Trout River Environmental Committee

Successful Applicant:
Trout River Environmental Committee


Project Title:
Trout River Environmental Committee Silt Management and Habitat Restoration Project

Project Gallery:

Project Summary:

In total, 7.5 kilometers of river and riparian habitat was improved by this project. The removal of alders and fallen spruce trees from our rivers and the temporary removal of large woody debris (LWD) from the river beds will improve aquatic habitat for brook trout, macroinvertebrates and other aquatic life by encouraging a natural flow pattern and flushing out excess silt. The capture of excess silt through the construction of thirty (30) brush mats and a sediment bypass pond will ensure the silt is permanently removed from the river beds. Secondly, the creation of patch cuts in alder stands along the Hope River and Found’s Mill River will improve riparian wildlife habitat along 2 kilometers of stream bank by encouraging a greater diversity of riparian vegetation. The introduction of native hardwoods such as yellow birch will also benefit aquatic habitat by securing the banks and contributing valuable large woody debris to the streams.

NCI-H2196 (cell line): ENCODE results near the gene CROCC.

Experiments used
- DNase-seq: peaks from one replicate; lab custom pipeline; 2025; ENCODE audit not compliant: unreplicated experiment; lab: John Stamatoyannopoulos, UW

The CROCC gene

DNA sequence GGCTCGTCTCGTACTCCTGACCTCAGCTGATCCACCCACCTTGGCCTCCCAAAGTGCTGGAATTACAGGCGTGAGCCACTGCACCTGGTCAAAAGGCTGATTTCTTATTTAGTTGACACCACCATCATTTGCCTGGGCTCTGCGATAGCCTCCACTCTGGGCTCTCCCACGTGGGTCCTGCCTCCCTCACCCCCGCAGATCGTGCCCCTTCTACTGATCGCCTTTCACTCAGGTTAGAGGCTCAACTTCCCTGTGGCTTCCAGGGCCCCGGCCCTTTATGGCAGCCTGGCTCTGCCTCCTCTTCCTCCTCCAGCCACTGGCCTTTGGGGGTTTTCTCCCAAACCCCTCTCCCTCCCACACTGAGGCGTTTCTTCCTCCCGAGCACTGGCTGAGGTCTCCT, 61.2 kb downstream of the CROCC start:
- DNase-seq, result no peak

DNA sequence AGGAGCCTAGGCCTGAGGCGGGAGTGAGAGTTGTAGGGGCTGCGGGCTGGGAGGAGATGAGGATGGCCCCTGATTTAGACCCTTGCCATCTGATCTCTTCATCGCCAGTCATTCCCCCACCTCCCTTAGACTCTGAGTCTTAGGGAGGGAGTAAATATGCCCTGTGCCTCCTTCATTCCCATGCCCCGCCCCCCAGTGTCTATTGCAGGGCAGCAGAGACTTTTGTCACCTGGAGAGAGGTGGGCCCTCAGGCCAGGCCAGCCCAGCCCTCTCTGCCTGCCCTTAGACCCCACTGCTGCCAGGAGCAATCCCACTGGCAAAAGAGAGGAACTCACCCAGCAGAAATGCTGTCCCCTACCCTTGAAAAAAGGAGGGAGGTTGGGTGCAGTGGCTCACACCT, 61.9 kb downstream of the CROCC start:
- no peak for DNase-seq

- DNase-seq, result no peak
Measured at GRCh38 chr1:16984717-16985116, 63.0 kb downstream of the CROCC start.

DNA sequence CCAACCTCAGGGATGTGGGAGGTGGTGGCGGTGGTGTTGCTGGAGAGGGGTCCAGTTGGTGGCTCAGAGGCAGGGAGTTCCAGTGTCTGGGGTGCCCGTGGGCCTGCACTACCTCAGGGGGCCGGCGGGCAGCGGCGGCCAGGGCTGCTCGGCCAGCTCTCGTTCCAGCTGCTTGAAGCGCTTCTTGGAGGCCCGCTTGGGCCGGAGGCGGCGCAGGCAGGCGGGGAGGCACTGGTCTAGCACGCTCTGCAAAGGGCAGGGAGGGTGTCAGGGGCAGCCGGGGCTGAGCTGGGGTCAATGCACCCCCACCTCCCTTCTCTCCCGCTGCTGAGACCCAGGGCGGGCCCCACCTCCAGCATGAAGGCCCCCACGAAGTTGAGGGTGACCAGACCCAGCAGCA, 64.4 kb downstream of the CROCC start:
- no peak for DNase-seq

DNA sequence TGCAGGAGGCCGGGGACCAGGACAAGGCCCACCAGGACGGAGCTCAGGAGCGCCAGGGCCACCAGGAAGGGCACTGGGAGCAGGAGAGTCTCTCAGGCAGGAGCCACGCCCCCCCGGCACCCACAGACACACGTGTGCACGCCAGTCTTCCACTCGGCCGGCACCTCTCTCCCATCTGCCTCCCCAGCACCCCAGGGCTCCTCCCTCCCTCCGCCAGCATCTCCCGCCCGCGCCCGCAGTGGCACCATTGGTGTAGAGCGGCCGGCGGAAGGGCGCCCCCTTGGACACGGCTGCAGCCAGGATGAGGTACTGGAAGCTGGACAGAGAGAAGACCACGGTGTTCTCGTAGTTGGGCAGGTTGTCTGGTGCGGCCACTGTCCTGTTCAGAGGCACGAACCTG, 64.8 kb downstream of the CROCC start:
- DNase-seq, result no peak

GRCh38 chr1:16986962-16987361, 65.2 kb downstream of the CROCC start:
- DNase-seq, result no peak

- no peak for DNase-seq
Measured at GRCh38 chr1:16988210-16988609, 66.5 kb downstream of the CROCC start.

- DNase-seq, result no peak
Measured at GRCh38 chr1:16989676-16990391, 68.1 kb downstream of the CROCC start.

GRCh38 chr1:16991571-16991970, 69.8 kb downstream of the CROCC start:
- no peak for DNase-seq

The project goals revisited:

1. Create free flowing streams/ rivers without undue obstructions
Dense alders growing into the streams as well as fallen spruce trees were completely/ partially removed to allow for a more natural stream flow and establish a natural meander pattern. This action will also flush out excess silt from the stream beds.
2. Restore stream/ river beds
Large woody debris was temporarily removed from the stream beds to flush out excess silt. While much of the excess silt will likely not be flushed out until the spring floods in 2017, some benefit from these activities could already be seen after several weeks in certain areas.
3. Capture excess silt and stabilize or remove from watercourse
Thirty brush mats were constructed in all four watercourses with an average capacity of 70 cubic feet to capture excess silt and remove it from the stream beds and estuaries. In addition, a sediment bypass pond was constructed along the Hope River to capture large volumes of excess silt
4. Diversify alder stands in riparian areas to encourage mixed native vegetation
Patch cuts were made in alder stands along 1 km of Hope River and 1 km of Found’s Mill. These patch cuts and an additional 1 km of riparian zone were planted with a mix of native trees to speed up the transition to diverse riparian vegetation. Ninety hardwood trees were protected with hardware-cloth cages to discourage browsing